“Whoever said that money can’t buy happiness simply didn’t know where to shop.”
Some of my most vivid childhood memories were…visiting the local mall, especially during the holidays. The family would get all dressed up, walk around the shops for hours and my mom’s constant nagging for us kids to be careful lest we accidentally bump into something that would catapult my family into financial ruin. Then my memories as a teenager hanging out with friends and my sister gossiping and gorging on Mrs. Fields Cookies, Wetzel’s Pretzels, See’s Candies or Popcornopolis. It was always something I looked forward to — the sights, touch, scents, sounds, and taste of the experience was just pure bliss for me.
During my recent trip back home to St. Louis, boy oh boy, have things changed. Instead of visiting the St. Louis Galleria or Chesterfield Mall, we hung out at Target, Walmart or Dierbergs (local grocery chain). I mean that’s a complete 180!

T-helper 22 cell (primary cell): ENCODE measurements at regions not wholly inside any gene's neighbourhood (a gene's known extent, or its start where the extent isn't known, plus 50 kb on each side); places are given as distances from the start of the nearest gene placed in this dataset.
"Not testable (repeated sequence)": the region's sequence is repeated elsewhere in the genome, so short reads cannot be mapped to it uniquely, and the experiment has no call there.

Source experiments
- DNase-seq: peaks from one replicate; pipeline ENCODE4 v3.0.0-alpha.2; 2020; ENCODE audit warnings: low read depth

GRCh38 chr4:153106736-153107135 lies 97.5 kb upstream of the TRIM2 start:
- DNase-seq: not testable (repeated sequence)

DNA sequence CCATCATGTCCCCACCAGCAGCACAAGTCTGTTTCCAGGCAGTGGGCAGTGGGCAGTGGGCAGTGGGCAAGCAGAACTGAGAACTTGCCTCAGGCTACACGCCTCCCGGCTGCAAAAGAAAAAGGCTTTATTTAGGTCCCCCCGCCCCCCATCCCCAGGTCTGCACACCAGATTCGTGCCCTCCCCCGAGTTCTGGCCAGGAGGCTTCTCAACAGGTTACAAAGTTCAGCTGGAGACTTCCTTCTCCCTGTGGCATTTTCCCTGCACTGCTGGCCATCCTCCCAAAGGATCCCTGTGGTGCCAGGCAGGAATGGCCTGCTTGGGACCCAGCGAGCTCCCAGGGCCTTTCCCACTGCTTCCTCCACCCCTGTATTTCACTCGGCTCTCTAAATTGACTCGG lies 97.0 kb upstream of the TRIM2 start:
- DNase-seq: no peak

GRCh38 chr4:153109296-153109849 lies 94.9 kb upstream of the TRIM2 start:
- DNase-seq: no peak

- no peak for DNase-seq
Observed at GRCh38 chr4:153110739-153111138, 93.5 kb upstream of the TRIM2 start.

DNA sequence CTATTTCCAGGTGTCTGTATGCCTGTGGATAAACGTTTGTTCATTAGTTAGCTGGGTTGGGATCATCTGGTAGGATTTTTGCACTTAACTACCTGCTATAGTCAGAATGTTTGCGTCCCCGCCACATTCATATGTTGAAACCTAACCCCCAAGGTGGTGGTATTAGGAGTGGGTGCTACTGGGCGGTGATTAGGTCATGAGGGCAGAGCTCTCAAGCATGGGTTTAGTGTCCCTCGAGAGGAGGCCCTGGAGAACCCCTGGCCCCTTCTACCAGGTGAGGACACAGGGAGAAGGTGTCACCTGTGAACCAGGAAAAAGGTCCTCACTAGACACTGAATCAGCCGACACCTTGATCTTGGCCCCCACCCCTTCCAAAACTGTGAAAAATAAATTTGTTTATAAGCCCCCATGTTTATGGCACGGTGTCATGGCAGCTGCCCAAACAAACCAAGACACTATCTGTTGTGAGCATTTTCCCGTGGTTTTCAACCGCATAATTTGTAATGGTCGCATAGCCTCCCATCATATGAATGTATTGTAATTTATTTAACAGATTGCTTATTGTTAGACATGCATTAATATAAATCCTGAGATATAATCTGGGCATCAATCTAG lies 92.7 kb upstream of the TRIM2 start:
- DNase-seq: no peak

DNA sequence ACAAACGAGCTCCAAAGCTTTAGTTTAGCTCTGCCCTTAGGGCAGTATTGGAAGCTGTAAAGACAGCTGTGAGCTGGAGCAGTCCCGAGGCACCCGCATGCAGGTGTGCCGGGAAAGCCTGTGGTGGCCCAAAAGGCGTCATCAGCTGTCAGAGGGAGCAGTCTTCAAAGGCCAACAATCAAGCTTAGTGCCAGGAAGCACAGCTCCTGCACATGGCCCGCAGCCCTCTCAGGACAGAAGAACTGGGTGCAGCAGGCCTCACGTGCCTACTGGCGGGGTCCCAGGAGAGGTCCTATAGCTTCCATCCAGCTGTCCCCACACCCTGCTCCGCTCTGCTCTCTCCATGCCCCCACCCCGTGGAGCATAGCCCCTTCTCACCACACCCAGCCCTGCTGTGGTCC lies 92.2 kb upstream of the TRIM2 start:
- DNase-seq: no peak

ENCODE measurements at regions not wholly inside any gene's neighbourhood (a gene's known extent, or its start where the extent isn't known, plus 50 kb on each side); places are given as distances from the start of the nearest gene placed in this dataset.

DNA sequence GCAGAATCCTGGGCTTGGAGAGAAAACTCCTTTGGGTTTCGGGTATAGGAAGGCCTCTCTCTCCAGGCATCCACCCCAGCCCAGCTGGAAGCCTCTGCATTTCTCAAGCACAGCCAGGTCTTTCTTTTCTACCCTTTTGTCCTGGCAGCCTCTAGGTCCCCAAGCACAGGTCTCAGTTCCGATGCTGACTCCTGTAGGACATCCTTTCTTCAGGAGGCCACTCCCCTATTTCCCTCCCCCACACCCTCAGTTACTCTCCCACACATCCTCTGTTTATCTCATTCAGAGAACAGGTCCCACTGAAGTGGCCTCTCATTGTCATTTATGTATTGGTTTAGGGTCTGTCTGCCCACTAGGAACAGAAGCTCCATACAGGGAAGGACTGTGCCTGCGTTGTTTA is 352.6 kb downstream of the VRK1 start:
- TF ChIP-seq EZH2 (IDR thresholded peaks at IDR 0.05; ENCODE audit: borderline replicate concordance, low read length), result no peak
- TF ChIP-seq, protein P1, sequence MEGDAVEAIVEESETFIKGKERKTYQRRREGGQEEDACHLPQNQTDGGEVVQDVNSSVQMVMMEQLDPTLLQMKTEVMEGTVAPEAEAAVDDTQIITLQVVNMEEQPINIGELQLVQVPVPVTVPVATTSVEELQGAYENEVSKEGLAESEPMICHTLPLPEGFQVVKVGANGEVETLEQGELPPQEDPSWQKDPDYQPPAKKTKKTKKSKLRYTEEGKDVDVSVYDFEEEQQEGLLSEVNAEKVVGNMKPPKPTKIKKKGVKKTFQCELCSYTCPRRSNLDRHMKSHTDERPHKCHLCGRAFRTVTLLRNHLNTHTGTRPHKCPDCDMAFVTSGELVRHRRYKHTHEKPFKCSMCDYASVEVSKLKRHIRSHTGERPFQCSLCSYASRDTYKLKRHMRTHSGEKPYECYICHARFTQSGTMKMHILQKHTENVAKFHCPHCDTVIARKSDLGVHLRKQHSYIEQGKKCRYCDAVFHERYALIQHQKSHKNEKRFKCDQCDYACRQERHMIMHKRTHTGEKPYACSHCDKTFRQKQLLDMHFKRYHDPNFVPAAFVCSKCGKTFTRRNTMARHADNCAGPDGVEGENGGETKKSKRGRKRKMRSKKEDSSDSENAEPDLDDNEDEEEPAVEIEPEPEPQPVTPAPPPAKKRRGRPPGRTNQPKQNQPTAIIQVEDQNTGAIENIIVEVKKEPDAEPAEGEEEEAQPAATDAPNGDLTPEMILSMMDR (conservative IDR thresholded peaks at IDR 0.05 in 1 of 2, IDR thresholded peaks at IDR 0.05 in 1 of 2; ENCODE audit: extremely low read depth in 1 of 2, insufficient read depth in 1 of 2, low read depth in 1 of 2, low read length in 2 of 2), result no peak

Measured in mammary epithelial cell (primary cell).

Thinking about it now-this trend dubbed as the American retail apocalypse has actually been going on for a while across the country. Of course, I had to take a closer look…and holy s**t Batman things have changed, not only because of the lingering impact of COVID… nope, an honest to goodness paradigm shift happened before our very eyes.
Here, check it out:
- In 2017 there were 116,000 shopping malls in the US. Granted at least 65% were strip malls…but, still. Today, there are only 1,000 malls remaining.
- During the same period, in 2017 there were 8,300 department stores. Consistent with the dramatic decrease in malls — -department stores have now been whittled down to 6,300 with another 25% reduction by 2025.
- No new mall has been built in the US since 2006.
I mean WOW!!!
Although this is alarming, especially if you’re a retailer, property manager or mall owner-the signs have been there for quite a while. There are tons of converging reasons for this development, here’s some of the primary ones:
- Amazon, Amazon, Amazon & the emergence of online and social shopping.
- COVID happened…